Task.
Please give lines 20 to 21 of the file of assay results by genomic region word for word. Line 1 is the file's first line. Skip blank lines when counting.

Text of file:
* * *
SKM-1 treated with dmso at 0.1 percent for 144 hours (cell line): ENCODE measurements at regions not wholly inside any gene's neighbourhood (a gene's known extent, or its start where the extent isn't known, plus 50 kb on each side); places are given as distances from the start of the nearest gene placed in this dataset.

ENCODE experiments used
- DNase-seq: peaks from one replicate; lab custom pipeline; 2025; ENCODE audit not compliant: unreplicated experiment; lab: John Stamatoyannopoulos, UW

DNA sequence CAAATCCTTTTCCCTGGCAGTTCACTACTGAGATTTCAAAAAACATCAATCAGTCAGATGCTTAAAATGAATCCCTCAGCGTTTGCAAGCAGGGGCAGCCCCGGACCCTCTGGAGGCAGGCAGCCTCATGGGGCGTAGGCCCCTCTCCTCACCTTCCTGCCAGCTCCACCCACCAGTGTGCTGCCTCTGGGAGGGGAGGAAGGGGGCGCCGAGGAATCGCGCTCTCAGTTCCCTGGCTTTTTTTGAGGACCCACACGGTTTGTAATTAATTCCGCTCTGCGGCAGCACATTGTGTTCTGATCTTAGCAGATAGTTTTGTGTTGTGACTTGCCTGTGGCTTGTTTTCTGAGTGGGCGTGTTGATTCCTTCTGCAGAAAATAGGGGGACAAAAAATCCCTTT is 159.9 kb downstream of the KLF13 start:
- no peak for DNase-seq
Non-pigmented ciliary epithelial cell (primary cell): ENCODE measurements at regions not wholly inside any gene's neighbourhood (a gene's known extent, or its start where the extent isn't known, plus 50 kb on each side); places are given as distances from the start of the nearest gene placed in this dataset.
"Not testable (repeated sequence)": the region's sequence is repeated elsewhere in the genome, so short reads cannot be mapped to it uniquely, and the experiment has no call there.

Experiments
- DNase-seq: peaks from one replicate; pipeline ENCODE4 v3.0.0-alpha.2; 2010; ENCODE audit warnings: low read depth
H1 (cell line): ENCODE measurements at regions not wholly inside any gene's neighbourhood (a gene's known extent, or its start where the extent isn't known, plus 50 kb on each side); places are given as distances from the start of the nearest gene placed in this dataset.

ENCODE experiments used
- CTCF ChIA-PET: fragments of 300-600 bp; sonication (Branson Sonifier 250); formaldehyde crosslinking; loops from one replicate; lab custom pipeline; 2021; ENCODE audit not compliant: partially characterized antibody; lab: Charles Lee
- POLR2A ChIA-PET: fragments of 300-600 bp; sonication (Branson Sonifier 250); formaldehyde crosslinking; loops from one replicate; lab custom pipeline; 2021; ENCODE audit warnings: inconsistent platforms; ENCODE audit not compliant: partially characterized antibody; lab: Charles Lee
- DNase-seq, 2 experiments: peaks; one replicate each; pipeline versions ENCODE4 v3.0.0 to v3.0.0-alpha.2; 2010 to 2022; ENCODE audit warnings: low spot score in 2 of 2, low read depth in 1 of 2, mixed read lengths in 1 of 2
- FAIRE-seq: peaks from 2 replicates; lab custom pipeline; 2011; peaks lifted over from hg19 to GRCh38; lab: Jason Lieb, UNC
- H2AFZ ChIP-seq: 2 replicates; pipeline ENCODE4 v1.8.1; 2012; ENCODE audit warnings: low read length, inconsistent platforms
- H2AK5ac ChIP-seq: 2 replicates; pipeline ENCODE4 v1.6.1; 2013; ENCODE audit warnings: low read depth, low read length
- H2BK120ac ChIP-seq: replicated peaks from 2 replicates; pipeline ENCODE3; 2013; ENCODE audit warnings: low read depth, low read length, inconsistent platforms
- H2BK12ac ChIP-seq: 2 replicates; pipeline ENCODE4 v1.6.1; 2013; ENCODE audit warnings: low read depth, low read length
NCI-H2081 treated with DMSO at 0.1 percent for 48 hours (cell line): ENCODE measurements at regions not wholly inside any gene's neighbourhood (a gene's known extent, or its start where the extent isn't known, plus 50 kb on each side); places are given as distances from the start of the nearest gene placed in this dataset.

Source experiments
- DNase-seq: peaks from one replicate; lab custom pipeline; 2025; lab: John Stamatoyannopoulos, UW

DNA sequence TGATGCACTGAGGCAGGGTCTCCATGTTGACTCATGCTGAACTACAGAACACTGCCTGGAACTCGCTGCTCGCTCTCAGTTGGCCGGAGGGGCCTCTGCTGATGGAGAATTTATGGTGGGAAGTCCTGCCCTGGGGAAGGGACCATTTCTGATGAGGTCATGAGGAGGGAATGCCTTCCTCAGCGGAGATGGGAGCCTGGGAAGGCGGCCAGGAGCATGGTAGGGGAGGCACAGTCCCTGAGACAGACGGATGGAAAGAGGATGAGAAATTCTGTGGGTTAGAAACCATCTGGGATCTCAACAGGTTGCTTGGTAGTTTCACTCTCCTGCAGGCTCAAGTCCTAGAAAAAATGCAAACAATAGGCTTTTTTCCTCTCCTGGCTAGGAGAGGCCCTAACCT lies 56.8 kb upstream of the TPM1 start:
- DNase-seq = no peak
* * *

NCI-H2081 treated with DMSO at 0.1 percent for 48 hours (cell line): ENCODE measurements at regions not wholly inside any gene's neighbourhood (a gene's known extent, or its start where the extent isn't known, plus 50 kb on each side); places are given as distances from the start of the nearest gene placed in this dataset.

Source experiments